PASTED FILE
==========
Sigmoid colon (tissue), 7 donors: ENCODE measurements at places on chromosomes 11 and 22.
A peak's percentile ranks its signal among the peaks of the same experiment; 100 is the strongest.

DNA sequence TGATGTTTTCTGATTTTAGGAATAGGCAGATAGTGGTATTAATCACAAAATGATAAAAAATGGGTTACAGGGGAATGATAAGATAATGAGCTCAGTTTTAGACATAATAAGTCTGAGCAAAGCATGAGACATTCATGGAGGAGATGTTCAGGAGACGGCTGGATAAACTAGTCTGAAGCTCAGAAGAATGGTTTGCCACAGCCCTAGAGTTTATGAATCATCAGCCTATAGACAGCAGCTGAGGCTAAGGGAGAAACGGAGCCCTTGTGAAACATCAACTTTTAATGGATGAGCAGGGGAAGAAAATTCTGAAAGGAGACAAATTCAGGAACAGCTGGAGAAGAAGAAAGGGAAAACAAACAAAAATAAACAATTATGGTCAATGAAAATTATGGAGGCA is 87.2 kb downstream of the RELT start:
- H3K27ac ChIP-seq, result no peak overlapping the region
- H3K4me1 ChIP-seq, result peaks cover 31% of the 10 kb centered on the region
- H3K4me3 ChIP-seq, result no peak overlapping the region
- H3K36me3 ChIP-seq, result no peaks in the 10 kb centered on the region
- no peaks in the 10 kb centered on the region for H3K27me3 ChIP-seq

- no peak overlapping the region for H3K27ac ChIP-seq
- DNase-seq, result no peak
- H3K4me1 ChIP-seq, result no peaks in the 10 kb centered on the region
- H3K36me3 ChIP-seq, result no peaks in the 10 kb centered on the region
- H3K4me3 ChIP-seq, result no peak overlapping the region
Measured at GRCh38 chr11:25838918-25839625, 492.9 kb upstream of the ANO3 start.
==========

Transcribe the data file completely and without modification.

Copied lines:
Sigmoid colon (tissue), 7 donors: ENCODE measurements at places on chromosomes 11 and 22.
A peak's percentile ranks its signal among the peaks of the same experiment; 100 is the strongest.

DNA sequence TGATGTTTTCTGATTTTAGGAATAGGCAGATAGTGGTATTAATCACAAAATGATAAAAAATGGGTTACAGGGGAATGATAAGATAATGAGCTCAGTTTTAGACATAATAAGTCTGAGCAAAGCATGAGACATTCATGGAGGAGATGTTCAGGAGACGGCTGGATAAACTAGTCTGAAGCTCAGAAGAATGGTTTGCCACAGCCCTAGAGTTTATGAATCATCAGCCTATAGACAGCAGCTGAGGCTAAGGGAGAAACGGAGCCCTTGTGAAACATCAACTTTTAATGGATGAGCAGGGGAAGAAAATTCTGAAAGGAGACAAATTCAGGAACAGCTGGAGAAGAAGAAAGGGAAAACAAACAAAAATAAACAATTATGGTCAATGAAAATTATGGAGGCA is 87.2 kb downstream of the RELT start:
- H3K27ac ChIP-seq, result no peak overlapping the region
- H3K4me1 ChIP-seq, result peaks cover 31% of the 10 kb centered on the region
- H3K4me3 ChIP-seq, result no peak overlapping the region
- H3K36me3 ChIP-seq, result no peaks in the 10 kb centered on the region
- no peaks in the 10 kb centered on the region for H3K27me3 ChIP-seq

- no peak overlapping the region for H3K27ac ChIP-seq
- DNase-seq, result no peak
- H3K4me1 ChIP-seq, result no peaks in the 10 kb centered on the region
- H3K36me3 ChIP-seq, result no peaks in the 10 kb centered on the region
- H3K4me3 ChIP-seq, result no peak overlapping the region
Measured at GRCh38 chr11:25838918-25839625, 492.9 kb upstream of the ANO3 start.